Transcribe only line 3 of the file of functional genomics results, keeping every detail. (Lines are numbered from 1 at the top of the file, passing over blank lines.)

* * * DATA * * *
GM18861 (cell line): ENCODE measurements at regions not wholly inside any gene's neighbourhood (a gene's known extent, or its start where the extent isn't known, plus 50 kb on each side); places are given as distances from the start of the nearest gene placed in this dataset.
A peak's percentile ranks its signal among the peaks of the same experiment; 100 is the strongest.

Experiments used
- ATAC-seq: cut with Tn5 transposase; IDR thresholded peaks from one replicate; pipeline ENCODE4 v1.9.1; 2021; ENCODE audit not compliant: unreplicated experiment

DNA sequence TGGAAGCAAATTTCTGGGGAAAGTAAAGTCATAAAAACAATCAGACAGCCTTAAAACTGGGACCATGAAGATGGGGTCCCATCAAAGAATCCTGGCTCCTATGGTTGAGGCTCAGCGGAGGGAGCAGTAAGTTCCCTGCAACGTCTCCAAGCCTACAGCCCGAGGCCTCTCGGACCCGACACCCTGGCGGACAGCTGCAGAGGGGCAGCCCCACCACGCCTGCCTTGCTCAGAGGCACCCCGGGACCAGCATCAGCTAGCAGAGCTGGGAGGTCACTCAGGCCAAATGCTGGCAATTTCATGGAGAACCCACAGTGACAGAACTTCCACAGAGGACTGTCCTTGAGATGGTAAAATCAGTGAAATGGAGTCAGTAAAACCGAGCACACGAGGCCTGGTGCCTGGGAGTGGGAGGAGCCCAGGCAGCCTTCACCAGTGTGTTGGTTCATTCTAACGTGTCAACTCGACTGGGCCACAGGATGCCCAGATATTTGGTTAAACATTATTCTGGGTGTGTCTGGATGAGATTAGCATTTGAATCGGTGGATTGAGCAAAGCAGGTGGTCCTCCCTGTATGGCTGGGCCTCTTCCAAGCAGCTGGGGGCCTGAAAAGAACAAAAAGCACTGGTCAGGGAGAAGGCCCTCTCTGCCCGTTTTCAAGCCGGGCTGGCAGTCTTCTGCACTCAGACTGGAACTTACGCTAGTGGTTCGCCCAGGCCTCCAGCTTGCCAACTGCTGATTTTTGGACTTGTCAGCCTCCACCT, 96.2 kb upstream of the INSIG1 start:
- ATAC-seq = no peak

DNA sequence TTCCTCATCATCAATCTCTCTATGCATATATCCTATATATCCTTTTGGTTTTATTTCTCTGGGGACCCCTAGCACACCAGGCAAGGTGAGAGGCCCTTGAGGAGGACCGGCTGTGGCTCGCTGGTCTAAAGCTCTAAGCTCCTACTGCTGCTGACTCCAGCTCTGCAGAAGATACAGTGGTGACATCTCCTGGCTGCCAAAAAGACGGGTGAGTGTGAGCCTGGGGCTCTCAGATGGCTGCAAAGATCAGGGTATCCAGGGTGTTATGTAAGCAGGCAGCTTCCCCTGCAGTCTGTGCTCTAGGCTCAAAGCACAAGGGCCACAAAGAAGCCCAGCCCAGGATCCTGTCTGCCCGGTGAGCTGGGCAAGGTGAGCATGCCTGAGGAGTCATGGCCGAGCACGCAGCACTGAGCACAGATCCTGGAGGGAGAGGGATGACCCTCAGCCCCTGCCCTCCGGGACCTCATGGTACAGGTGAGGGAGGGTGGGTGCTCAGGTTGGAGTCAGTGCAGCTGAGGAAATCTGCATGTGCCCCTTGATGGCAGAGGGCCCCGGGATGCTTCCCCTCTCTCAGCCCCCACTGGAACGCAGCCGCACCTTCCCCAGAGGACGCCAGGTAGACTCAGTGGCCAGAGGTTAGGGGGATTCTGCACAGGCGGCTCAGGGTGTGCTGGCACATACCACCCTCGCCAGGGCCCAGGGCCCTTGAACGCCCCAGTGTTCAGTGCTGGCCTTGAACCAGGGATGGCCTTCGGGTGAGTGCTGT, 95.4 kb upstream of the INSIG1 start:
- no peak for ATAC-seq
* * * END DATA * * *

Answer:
Experiments used